In August and September DoD attempted a telephone survey of Khamisiyah participants. Because of the uncertainty whether US forces had been exposed to chemical warfare agents, the Assistant Secretary of Defense for Health Affairs designed and conducted a telephone outreach program to contact veterans who may have participated in the Khamisiyah operation. The Defense Manpower Data Center (DMDC) attempted to contact more than 1,100 veterans of units PGIT had determined were in the Khamisiyah area during early March 1991. The DMDC was able to contact 575 of them and asked them to call the DoD hotline to report any medical problems they were experiencing and provide any information they believed pertinent to the Khamisiyah incident. Deputy Secretary of Defense White wrote the approximately 525 veterans not contacted by telephone to urge them to call the Persian Gulf Incident Hotline. This particular telephone outreach effort concluded in October 1996.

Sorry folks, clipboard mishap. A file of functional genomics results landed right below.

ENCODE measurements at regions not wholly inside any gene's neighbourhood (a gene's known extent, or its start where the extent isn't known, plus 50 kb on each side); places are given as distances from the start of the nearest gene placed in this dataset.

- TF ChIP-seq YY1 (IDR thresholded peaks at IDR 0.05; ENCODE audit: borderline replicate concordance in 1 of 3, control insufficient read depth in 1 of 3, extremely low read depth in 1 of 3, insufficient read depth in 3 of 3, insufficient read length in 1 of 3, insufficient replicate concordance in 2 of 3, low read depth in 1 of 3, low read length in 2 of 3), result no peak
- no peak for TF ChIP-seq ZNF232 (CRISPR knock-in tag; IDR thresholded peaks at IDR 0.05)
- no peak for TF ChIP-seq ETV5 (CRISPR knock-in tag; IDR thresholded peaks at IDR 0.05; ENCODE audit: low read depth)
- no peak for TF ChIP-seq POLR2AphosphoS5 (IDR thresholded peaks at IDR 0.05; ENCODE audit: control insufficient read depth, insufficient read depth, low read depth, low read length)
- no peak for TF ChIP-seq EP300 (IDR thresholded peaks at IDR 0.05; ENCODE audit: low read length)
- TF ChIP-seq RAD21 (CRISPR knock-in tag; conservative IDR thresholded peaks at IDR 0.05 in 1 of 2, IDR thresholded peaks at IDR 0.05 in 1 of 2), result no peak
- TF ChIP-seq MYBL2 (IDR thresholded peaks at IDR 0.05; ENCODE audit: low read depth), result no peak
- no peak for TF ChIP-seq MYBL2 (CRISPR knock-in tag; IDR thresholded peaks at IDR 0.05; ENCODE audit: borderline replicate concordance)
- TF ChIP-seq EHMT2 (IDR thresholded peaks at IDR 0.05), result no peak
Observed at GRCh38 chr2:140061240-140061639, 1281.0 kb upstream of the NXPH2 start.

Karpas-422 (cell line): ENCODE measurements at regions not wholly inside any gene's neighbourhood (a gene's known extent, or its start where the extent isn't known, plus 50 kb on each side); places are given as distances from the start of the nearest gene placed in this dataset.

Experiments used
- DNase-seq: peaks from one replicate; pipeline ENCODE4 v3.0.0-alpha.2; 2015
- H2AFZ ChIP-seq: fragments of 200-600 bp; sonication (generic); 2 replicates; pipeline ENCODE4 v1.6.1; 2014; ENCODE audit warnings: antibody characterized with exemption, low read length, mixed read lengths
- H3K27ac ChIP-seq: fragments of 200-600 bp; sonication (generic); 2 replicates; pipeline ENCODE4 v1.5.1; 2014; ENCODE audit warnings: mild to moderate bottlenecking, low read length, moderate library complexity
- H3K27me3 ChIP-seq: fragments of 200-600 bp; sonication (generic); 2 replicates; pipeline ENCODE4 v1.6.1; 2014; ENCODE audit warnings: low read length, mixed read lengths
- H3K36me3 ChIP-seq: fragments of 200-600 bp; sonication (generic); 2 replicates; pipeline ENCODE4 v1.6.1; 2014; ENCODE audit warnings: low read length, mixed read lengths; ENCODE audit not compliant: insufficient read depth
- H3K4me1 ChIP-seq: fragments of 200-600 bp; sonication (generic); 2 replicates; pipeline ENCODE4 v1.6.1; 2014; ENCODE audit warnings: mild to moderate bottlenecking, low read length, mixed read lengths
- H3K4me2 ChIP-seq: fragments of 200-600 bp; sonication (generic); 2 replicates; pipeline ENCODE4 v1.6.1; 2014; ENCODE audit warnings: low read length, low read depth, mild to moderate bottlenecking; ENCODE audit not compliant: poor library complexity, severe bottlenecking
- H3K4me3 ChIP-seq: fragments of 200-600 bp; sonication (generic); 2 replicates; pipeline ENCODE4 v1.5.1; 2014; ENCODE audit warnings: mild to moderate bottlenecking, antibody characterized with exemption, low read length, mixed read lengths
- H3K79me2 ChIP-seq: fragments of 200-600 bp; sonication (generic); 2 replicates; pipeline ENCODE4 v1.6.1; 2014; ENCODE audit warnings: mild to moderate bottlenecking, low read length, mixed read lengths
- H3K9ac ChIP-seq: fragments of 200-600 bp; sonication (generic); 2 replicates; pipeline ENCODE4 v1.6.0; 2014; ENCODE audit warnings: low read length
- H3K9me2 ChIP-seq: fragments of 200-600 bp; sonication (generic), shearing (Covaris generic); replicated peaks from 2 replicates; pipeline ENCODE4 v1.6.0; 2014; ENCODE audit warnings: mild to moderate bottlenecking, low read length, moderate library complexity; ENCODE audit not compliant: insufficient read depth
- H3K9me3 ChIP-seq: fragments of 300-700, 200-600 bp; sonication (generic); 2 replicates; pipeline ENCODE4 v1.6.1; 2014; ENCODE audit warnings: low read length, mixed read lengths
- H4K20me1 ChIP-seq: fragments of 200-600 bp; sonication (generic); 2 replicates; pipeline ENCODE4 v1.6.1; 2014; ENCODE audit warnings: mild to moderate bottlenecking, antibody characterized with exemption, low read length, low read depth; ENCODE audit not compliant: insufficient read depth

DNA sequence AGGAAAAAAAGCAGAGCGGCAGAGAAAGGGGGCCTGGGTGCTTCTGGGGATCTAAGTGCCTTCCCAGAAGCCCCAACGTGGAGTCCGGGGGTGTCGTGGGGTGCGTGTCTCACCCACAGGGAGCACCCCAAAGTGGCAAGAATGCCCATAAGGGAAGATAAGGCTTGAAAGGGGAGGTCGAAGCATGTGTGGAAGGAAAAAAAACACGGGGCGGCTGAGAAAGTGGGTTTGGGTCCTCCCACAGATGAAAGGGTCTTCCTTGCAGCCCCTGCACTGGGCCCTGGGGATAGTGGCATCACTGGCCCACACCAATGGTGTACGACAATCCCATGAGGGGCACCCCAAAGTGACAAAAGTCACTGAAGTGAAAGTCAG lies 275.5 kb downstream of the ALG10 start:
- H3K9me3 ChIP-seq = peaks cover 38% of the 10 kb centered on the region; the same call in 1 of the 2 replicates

The Secretary of Defense widened DoD’s investigation. In September 1996, DoD dramatically increased its investigative efforts. As announced in a news release, Secretary of Defense White:

On October 2, 1996, the Secretary of Defense named Dr. Bernard D. Rostker, then Assistant Secretary of the Navy for Manpower and Reserve Affairs, to head an action team to evaluate the avtivities of the DoD related to undiagnosed illnesses of Gulf War veterans.  He was to report his recommendations to the Deputy Secretary of Defense."[189]  The Office of the Special Assistant assumed the team functions one month later.

I. Determining Possible Troop Exposure: October 1996 - December 1997